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Assume I've made a class, say Parent, that has a composition relation with Child. The parent class holds a list of children.

I want all children to hold a reference to the parent, so every child holds a Parent pointer.

This will cause circular inclusion. I refer to Child in parent.h and I refer to Parent in child.h. Therefore Parent will need to include Child, which needs to include Parent.

What's the best way to work around this?

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Why do the children need parent pointers? This is probably a design flaw. –  John Dibling Nov 15 '10 at 12:46
    
The children will also be used outside the Parent class. The code that uses the children doesn't know at first which parent they're assigned to. –  Pieter Nov 15 '10 at 13:01
    
Not having seen the code, I'd say there's a good chance John is right and this is a design flaw. –  T.E.D. Nov 15 '10 at 13:05
    
@Pieter: I realize that you've accepted an answer and probably moved on with your life, but you should really reconsider your design. If Parents need to know about Childs and Childs need to know about Parents, then something is not right, and it's going to come back to haunt you later when its 10 times harder to fix than it is now. –  John Dibling Nov 15 '10 at 15:32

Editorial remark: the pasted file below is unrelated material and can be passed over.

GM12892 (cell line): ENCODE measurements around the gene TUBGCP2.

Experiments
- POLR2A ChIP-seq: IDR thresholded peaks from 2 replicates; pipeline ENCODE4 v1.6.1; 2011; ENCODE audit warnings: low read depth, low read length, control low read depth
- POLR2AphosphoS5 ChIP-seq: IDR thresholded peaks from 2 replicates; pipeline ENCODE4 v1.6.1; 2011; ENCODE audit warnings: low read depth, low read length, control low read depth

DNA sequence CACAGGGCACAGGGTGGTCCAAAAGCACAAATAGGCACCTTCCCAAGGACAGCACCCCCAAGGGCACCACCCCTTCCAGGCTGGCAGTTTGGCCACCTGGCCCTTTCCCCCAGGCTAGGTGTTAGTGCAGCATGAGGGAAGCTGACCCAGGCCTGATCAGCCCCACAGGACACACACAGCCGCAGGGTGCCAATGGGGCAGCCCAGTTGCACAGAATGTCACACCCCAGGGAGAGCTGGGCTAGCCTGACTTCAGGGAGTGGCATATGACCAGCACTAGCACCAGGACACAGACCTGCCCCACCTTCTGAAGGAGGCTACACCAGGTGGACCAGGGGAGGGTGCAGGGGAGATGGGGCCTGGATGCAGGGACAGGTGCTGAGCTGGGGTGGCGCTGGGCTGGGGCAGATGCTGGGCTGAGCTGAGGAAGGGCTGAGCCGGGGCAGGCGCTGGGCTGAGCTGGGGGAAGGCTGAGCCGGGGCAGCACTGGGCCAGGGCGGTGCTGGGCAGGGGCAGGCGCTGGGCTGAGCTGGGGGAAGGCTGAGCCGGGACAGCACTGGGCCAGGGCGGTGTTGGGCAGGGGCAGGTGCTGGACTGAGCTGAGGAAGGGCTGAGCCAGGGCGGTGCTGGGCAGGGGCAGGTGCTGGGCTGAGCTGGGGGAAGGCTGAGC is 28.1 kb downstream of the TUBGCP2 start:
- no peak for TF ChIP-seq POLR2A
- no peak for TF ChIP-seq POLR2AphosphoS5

@John: My question relates to a project that I'm working on for my C++ class. Unfortunately, I am not allowed to discuss the design or code of my program with anyone other than the professor and her assistants, so I can only ask generalized abstract questions. I'd like to investigate the alleged design flaw, but I cannot disclose any details about my code so I'm afraid that will be impossible. –  Pieter Nov 15 '10 at 16:16

2 Answers 2

up vote 5 down vote accepted

You'll have to use forward declaration:

//parent.h
class Child; //Forward declaration
class Parent
{
    vector<Child*> m_children;
};

//child.h
class Parent; //Forward declaration
class Child
{
    Parent* m_parent;
};
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I would not recommend the vector<Child*> a vector<Child> would mean that the Parent owns the Children and would make memory management much easier. Of course there's still the issue of getting the copy constructor and assignment operator right because the Child::m_parent should be changed. –  Matthieu M. Nov 15 '10 at 12:50
    
The parent could own the children even if they're declared as Child*. You'll of course have to provide correct value semantics for the Parent class. –  Andreas Brinck Nov 15 '10 at 12:58

Since only a pointer of Parent is stored inside the Child class there is no need to do a #include "parent.h" in the child.h file. Use the forward declaration of class Parent; in child.h instead of inclding parent.h in there. In the source file of child i.e. child.cpp you can do #include "parent.h" to use the Parent methods.

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